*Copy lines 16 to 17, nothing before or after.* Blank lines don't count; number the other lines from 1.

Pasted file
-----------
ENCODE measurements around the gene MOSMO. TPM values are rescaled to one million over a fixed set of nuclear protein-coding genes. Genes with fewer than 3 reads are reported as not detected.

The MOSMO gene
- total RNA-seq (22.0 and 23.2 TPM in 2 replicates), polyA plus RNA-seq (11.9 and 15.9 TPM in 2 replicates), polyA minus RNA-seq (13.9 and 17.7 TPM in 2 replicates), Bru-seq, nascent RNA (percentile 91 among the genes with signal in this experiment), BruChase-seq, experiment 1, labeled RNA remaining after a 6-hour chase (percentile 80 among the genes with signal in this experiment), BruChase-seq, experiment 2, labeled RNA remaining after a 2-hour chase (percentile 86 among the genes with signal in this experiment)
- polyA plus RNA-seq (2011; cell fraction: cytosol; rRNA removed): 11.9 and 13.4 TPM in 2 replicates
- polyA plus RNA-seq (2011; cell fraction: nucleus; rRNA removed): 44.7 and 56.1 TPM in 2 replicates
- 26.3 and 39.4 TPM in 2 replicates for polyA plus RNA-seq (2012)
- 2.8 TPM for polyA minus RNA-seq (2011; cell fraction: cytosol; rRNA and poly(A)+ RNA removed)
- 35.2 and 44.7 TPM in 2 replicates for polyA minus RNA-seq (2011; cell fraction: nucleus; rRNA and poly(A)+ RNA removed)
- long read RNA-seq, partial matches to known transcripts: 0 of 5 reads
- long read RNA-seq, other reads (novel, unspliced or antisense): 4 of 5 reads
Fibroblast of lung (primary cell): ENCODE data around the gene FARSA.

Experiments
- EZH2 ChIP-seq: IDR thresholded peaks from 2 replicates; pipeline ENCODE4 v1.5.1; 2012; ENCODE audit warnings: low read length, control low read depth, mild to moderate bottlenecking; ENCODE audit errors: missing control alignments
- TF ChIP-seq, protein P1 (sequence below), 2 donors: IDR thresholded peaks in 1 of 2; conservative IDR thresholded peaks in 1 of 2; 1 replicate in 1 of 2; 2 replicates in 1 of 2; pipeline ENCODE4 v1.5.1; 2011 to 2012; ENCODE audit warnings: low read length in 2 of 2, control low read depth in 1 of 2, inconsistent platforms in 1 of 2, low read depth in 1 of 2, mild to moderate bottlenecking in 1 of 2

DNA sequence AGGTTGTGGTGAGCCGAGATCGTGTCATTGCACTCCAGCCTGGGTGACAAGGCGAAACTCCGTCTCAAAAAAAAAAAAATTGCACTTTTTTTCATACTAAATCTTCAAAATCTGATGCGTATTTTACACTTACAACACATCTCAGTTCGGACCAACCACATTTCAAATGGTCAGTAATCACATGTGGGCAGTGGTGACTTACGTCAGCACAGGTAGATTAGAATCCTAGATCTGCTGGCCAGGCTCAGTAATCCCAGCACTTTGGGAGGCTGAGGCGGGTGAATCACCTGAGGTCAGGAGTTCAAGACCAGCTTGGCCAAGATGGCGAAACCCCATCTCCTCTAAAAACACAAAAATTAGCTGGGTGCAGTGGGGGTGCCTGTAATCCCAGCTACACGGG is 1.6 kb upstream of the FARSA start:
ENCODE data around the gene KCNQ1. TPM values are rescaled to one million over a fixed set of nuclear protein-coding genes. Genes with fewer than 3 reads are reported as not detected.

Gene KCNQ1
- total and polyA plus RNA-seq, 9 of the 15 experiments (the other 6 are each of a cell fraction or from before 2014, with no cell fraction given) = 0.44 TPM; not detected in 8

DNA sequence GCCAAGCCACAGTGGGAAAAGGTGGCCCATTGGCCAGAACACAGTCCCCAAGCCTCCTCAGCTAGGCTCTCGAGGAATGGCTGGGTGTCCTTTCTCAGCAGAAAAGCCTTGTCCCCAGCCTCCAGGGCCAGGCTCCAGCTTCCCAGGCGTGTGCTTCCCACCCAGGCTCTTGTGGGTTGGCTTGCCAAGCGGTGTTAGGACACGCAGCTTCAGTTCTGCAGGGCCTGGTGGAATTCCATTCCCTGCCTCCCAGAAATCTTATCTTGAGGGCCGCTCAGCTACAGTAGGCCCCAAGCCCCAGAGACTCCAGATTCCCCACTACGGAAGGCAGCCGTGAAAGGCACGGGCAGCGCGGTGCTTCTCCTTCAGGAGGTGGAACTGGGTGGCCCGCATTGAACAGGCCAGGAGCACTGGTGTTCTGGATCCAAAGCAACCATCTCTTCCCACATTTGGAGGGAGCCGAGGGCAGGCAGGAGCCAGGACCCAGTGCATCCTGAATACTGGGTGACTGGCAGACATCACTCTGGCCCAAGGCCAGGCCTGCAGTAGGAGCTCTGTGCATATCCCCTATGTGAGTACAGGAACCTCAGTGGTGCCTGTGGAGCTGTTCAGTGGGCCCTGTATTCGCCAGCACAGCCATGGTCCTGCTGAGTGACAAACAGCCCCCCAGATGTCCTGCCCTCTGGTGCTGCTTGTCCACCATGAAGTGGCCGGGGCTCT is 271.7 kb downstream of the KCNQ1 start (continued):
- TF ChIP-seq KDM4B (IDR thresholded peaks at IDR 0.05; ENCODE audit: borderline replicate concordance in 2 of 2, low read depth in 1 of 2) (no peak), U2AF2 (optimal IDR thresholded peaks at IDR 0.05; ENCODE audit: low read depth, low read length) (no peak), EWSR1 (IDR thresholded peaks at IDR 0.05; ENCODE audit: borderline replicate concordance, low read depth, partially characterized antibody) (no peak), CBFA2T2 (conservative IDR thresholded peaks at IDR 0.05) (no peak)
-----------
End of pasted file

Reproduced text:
ENCODE data around the gene KCNQ1. TPM values are rescaled to one million over a fixed set of nuclear protein-coding genes. Genes with fewer than 3 reads are reported as not detected.

Gene KCNQ1